Accomplishing Communicative Goals
This section highlights my ability as a leader to work with others to co-create goals and collaboratively problem solve situations. I also explain how I evaluate and improve my own communication strengths and weaknesses.
Co-Directing Kids Day Camp
One summer I helped direct a summer day camp for kids in a Hispanic community. I had been volunteering at the community center there assistant teaching English as a Second Language. For the first time in the history of opening the community center, our director wanted to have something for the kids to do on their summer break. Because I loved the kids there and had the summer flexibility of college student, we decided I would be a good fit to head up the camp.The director and I sat down to brainstorm ideas about how we would pull something like this off. The problems were that we had limited resources, limited volunteers, and a LOT of kids. We decided to have the camp three days a week (rather than five) and would organize it by having rotations of indoor and outdoor activities. We began the volunteer recruitment process by asking everyone already involved at the center and posting announcements.
The first week of camp was full of fun and excitement, but also led to many questions about logistics and procedures from our volunteers (as well as a personal meltdown as I wondered if I was really the right person to be doing all this). Logistically, we had to figure out how to best equip and prepare the volunteers for what they’d be doing on a given day, as well as how to keep track of who would be coming and when. I realized the importance of following up with volunteers. If they signed an “I’m Interested” list, it was our responsibility to call them and ask them how interested they really were and then sign them up for a day and time. If they signed up to actually volunteer, I needed to call or text them to verify they’d be coming. I started asking the volunteers to come about twenty minutes early each time they came, that way we could go over the “game plan” for the day. This communication allowed us to anticipate any issues that might arise, as well as create cohesion among us since sometimes we had not all met each other before the game plan meeting.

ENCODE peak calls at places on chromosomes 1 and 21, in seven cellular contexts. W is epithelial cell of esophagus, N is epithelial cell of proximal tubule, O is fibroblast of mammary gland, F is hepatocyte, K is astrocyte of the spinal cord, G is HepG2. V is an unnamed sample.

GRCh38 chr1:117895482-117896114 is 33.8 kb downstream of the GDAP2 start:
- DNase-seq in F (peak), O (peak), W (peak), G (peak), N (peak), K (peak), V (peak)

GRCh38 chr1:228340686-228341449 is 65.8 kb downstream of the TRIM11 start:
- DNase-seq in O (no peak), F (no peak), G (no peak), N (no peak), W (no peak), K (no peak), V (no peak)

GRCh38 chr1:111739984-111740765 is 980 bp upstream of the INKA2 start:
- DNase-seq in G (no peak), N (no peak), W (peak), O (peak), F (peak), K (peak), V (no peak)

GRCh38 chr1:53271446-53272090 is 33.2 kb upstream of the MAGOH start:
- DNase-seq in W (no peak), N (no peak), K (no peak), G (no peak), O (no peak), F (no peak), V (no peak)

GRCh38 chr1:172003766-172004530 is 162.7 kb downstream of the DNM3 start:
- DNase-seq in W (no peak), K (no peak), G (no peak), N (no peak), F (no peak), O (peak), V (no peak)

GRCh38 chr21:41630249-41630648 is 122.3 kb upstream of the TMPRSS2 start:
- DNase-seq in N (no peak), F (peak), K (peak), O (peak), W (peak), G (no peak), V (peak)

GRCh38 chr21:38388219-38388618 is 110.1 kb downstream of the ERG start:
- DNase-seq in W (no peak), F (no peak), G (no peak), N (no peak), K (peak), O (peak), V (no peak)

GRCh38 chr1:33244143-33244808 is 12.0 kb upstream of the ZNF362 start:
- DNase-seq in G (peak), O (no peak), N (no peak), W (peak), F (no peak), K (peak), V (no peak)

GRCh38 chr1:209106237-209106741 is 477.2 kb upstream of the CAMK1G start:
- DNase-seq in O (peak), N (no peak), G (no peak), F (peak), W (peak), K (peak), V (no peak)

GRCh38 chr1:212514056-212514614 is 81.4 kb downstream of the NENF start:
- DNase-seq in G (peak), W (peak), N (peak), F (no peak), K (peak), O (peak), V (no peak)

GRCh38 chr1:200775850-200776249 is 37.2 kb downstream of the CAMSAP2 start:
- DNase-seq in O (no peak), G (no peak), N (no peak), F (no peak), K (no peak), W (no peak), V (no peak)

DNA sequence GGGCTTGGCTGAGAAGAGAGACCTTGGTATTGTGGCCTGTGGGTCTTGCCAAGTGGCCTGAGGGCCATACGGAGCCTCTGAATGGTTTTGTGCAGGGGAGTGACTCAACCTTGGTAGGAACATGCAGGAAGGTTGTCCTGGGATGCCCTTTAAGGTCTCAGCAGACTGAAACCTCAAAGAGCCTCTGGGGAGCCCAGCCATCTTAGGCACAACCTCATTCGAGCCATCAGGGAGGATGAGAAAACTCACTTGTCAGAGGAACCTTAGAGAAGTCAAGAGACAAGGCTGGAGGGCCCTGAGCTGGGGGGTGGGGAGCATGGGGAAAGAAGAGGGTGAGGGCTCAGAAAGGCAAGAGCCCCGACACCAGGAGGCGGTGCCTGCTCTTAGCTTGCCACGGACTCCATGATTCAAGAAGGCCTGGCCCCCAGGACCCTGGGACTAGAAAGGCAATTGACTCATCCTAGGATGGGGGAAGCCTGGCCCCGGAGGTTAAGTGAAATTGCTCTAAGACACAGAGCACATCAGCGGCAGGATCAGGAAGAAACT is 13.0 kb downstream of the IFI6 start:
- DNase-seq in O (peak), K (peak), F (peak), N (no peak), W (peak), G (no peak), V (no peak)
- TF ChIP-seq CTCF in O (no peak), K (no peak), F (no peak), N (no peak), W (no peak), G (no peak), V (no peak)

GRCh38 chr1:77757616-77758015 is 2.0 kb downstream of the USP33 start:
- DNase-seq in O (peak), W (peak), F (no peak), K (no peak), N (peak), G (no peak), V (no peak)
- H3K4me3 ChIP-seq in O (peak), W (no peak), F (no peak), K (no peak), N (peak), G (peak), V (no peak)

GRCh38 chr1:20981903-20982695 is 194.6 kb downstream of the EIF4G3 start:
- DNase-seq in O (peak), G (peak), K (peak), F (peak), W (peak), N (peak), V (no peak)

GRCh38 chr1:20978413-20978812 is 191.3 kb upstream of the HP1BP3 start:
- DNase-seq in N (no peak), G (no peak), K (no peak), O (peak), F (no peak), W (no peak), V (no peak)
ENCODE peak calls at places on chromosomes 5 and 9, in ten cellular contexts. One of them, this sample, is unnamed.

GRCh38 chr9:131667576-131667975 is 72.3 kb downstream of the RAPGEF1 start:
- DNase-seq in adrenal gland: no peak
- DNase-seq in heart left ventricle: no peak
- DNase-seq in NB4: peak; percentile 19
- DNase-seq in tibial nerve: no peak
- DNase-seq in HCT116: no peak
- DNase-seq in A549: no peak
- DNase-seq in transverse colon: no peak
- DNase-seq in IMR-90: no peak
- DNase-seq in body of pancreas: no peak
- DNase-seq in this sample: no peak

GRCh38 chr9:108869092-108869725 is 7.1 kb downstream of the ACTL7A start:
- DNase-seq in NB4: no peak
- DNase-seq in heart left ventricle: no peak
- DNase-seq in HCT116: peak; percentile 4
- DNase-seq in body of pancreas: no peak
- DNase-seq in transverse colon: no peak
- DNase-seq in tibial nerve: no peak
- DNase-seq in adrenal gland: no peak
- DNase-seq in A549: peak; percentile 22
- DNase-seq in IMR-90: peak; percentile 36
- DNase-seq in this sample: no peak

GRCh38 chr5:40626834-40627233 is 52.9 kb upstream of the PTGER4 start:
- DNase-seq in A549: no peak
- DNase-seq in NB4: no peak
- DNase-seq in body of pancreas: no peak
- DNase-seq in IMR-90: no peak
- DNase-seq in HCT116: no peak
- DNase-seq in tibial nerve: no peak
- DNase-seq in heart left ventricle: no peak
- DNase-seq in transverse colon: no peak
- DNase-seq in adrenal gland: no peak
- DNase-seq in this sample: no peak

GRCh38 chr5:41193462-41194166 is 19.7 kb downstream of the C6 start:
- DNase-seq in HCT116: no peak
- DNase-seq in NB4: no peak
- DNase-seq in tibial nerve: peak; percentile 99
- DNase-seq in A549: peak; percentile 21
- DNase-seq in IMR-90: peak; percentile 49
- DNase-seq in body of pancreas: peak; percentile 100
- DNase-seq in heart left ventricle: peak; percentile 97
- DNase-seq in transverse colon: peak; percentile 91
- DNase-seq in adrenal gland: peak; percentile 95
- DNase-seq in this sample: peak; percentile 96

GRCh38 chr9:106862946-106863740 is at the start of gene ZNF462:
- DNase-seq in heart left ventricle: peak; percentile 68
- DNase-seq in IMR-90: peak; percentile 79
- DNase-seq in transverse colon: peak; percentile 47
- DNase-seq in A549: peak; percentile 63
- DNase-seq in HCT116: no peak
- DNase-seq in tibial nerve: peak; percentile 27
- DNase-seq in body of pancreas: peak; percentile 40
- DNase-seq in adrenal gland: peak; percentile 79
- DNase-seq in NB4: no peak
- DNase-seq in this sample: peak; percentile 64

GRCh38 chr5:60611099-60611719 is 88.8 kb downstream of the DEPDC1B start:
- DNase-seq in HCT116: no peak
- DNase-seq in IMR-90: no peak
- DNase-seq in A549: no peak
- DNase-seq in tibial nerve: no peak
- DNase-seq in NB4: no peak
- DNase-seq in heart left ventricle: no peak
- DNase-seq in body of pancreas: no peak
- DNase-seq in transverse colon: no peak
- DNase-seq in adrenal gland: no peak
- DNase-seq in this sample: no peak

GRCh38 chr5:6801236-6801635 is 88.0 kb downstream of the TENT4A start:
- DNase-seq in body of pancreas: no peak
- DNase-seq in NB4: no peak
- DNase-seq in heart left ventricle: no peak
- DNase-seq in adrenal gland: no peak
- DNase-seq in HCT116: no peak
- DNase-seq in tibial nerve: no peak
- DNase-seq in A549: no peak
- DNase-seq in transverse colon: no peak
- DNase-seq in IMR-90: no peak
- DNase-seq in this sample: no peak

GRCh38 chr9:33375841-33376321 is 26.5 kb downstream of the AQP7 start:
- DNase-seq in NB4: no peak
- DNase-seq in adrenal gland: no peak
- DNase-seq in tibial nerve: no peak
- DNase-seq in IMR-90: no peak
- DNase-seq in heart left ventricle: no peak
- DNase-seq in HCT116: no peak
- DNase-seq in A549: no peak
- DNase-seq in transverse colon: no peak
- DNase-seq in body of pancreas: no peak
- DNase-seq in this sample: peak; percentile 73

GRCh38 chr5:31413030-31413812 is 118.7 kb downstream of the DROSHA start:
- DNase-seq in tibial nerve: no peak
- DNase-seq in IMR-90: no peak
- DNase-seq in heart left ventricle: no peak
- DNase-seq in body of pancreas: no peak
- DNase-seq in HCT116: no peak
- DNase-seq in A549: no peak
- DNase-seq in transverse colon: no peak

I discussed the sources of my meltdown with my director. We determined that I felt overwhelmed by having to “be in charge” of so many kids at once. I was used to babysitting four kids max, not directing the activities and being responsible for the safety of twenty to thirty. My communication would need to change in two ways. The first was my communication with the volunteers; In order to best help me, we should place them in rotations they are best suited for (ie. athletic/sporty people can direct the outdoor activities, crafty people can lead art inside). The strategies I previously mentioned were also helpful in this respect.
The second was my communication with the kids. My director helped me see that I was “too soft” and “too afraid.” I felt intimidated by telling so many kids what to do and that came across in the way I talked to them. They saw me as a casual friend, rather than a friend who also had authority over them. I would need to develop my “teacher voice,” as my dear director called it. As my confidence grew, I would also become more assertive with the kids, assuring that they were safe AND having a good time.